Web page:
Wednesday, December 10, 2008

A childhood fear revisited

I was solo parenting this evening as the boy and I headed out into the night. Usually, Dad accompanies us on Wednesday evenings, but he was at home completing some unfinished business, so Marcus and I headed down to church by ourselves—he to his kid club activity, and me to choir practice. The kid activities start and finish at about the same times as choir practice, and it gets a bit hairy when I have to do the pick-up instead of his father.

I should have known that practice would run over a tad; we’re rehearsing extra songs for Christmas, we’re running out of practice time, lots of people are sick this time of year so sometimes attendance is sketchy and the practices are more confusing what with people coming back from absences… I should have planned to leave rehearsal early so that I could collect my son on time.

I didn’t. I figured I could rush out of rehearsal, run across the street, and meet him without incident in relatively punctual fashion.

And that’s just not how life occurs, especially when it’s occurring in crowded spaces with throngs of people milling and last-minute requests to sign service commitments and forgotten umbrellas and the like. I was late picking up my boy. And we’re not talking mildly late—we’re talking pretty darned late. I ran across the street to his building, not waiting for the “walk” sign, scurried past the other bodies as soon as I was able to do so, leapt into and out of the elevator, ran down the hall to his room, and—

It was empty. The light was out. He was not there. No one was there.

Oh my God! Where is he? I practically collared a woman I did not know who was leaving the room next door: “Where is my little boy? He was in this room, right here.”

She looked around, asked another club leader, and that kind lady pointed down the hall: “He’s down at the information desk.” Okay. Okay. Breathe. I trotted to the information desk, still panicked, looking all around, and then someone else pointed to where my heart was sitting on a chair behind the counter, all alone, not another kid in sight.

And oh, his little face, his small pointed chin, pale and worried. His grey-blue eyes, big like saucers and quite serious. I wanted to weep. “Oh Honey, I’m sorry. I didn’t mean to be so late.” He bit his lip, said nothing, looked at me with those enormous wet eyes. The ladies assured me he’d just gotten there, that he was fine, it was not a problem. But I felt awful.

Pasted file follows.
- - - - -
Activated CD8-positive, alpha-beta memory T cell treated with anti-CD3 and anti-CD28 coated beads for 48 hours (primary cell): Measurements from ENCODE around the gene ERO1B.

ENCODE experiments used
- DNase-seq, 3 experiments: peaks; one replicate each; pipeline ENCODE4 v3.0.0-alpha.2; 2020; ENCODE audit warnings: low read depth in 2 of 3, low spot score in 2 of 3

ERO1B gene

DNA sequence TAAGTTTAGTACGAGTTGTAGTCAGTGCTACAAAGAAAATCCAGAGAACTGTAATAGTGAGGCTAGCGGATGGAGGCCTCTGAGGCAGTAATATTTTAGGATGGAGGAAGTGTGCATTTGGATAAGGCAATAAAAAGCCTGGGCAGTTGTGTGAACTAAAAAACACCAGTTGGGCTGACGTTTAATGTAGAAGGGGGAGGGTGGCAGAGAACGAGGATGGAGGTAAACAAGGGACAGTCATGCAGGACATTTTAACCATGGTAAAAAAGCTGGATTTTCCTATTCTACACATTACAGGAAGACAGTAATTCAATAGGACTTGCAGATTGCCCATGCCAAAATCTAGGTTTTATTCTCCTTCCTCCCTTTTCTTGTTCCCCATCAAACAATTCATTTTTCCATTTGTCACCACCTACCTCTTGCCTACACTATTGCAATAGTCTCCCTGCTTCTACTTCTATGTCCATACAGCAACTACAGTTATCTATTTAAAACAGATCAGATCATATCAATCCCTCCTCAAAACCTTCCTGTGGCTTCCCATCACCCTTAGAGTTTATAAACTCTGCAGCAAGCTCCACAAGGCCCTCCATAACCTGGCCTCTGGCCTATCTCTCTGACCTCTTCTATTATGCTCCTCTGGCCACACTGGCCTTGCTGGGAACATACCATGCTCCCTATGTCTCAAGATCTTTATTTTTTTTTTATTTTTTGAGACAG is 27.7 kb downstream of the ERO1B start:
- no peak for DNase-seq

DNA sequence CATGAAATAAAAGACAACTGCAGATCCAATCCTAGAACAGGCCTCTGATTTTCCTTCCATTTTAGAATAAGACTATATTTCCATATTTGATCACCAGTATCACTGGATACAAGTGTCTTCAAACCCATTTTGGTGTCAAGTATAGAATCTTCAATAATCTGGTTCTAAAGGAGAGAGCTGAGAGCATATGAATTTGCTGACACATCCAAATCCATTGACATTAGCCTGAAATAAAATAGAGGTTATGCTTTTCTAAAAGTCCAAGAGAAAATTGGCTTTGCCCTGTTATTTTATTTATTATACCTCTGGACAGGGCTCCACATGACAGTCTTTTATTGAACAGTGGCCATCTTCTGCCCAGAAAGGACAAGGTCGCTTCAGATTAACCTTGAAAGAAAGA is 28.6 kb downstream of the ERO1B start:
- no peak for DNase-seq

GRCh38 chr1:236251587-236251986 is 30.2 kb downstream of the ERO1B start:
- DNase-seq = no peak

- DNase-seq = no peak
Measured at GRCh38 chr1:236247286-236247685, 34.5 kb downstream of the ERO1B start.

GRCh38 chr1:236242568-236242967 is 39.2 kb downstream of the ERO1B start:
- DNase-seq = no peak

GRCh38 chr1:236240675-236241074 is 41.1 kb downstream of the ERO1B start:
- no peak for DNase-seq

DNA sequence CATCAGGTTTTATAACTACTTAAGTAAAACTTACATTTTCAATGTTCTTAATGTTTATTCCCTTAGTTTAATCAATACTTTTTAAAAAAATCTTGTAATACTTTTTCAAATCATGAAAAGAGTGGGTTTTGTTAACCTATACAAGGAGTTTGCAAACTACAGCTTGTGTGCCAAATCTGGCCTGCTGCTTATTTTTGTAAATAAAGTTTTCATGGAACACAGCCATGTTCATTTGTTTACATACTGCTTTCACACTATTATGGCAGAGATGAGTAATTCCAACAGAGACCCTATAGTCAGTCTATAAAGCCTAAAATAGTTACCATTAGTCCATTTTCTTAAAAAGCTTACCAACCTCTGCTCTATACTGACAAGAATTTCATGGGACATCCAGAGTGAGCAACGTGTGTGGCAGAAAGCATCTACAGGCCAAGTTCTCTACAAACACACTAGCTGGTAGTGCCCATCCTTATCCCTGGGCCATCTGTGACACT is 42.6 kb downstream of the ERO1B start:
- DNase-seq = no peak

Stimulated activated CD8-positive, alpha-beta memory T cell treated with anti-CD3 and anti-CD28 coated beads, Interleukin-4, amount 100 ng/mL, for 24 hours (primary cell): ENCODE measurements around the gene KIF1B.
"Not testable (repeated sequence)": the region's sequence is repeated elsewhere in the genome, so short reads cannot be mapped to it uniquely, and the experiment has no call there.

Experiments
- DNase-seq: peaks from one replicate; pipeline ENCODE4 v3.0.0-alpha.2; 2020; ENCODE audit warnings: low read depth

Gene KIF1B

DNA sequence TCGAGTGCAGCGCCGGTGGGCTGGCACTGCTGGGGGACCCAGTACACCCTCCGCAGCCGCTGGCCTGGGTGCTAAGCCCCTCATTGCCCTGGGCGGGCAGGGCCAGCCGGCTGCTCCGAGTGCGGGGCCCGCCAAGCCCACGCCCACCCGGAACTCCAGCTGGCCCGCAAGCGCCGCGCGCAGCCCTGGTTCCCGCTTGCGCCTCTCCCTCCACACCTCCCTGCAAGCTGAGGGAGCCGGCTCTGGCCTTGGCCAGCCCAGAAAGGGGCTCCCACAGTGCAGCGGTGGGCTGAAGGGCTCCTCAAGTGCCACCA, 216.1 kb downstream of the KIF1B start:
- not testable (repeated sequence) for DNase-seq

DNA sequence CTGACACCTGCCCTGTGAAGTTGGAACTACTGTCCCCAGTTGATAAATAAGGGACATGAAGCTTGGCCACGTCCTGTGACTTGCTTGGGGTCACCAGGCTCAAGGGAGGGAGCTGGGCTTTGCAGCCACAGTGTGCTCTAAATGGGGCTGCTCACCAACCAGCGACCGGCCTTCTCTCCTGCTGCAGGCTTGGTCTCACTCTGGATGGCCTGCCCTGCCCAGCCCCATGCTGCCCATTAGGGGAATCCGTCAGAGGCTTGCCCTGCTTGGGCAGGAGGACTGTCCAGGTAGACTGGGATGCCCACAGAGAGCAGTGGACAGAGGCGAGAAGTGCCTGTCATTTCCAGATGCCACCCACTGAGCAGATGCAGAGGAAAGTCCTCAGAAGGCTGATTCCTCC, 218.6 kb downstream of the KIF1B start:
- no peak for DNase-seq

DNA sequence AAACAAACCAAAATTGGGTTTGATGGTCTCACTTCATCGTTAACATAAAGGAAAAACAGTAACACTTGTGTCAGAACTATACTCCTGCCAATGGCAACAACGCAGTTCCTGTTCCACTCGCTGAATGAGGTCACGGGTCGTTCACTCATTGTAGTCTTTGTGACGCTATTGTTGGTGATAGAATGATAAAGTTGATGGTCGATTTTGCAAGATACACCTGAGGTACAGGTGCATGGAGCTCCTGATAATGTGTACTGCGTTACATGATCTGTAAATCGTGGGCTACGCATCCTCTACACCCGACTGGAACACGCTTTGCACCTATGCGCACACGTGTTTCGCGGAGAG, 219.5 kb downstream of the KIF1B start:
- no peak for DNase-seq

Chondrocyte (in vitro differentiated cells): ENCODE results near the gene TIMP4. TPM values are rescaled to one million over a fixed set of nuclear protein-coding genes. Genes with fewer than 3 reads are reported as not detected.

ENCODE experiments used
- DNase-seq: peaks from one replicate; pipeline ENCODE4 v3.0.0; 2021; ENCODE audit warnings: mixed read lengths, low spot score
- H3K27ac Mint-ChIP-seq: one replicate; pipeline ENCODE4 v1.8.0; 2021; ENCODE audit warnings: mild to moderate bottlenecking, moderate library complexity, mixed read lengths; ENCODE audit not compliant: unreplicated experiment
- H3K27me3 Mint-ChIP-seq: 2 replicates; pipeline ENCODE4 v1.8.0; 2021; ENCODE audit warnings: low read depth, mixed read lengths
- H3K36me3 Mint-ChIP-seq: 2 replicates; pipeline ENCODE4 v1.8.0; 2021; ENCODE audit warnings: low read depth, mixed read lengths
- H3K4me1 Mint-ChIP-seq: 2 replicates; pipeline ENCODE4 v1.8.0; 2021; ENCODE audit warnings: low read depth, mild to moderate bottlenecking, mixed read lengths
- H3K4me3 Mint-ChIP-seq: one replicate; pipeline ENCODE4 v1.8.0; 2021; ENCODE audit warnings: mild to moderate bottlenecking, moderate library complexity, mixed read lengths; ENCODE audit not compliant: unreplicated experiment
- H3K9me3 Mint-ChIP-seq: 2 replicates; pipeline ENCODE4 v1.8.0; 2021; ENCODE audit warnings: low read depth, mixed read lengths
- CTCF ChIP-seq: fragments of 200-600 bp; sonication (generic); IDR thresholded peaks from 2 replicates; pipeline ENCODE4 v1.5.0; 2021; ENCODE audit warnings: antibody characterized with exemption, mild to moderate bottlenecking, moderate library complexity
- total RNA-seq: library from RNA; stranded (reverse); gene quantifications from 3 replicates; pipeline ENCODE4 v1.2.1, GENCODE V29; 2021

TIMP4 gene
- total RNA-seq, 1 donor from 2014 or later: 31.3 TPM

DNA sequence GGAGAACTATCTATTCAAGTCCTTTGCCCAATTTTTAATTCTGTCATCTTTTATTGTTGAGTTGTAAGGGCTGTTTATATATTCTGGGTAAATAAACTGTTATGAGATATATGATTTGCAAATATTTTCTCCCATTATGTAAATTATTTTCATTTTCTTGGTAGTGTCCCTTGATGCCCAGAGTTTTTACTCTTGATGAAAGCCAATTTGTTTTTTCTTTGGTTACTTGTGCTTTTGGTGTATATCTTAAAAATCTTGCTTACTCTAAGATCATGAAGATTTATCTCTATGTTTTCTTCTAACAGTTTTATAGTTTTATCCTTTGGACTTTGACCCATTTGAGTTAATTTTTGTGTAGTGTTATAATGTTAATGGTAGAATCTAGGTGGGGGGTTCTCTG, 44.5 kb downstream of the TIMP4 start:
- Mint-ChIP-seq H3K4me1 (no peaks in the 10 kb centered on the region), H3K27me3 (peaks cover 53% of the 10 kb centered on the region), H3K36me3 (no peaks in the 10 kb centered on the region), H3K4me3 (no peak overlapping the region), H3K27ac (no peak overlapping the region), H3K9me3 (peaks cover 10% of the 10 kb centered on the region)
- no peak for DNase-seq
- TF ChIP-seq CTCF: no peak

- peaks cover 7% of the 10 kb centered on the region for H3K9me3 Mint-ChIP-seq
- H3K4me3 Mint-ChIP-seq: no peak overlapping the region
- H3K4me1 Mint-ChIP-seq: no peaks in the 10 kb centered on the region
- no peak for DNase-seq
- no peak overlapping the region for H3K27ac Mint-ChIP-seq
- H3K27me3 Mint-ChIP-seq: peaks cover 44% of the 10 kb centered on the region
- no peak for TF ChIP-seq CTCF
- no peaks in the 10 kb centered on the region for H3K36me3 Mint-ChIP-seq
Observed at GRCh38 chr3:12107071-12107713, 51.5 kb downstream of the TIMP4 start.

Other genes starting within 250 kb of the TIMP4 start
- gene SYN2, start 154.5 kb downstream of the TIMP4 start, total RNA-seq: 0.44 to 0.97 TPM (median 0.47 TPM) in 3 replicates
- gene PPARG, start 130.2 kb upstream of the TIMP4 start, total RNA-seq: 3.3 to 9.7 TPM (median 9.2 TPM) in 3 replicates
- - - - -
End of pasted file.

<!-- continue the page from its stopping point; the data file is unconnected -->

I’ll tell you why I felt so awful: Because that moment, those few seconds and the look of confusion and concern on his white face, brought back to me with stark detail one of my own childhood fears: That my parents would leave me somewhere and never come to get me. Of course this never happened. It was a completely unfounded fear, a ridiculous uneasiness that had no source of reality whatsoever. But it didn’t matter; for at least the first six years of my life, probably longer, I was convinced that I’d be abandoned by my family.

I can recall many occasions, waiting for my mother to pick me up from school on days when she’d worked, waiting at school for my school bus when it was later than usual, even waiting for my ride home from a play date—and I would work myself into a state of frantic frenzy, anticipating what would happen to me when no one ever came to take me home. Why? What in the world caused this trepidation to bloom? I didn’t know anyone who’d been abandoned, wasn’t worldly enough at that point to watch the news and learn that yes, abandonment and worse does happen to some unfortunate children in this cruel world. So where did the frightened thoughts come from?

Who knows. I suppose there are very few childhood fears that make sense, really.

All I know is that seeing my son’s face brought it all flooding into my consciousness and I felt so terrible for having made him wait, for having left him to be singled out as the only little child whose parents hadn’t come. He climbed down from the chair where he’d been sitting, and I took his hand and held it tightly, apologizing profusely for my tardiness to the women who’d been keeping him company. Thank goodness a young memory is quick to change directions; even as we stepped out into the hall, Marcus was telling me about the cookies that a classmate had brought to class, one of which was wrapped in a napkin and clutched in his other paw.

We made our way to the elevator, and he said, “Mommy, what were you thinking?”

“You mean when I couldn’t find you?”


“I was confused, Baby, because I went to your room and it was empty. The lights were out. And I had to ask the lady next door where you were.”

“You had to ask the lady next door?”

“Yes, Sweetie, because I didn’t know where to find you. The funny thing is, I probably ran right past you when I was on my way to your classroom. I didn’t even see you sitting there because I was in such a hurry to get you!”

“You went right past me?”


“And the room was empty and lights were out?”


So went the ride home, a thankfully short ride, with him rehashing each moment of the ordeal several times. And when we pulled into the garage and I unlatched his seat belt, I reminded him that if ever I were late picking him up, he should remember that I was on my way and he needn’t worry. I would never leave him. As the belt slipped free and I went to withdraw my arm, he reached out and hugged it to his chest. And I snuggled him back.

And made a mental note to leave rehearsal early next time.

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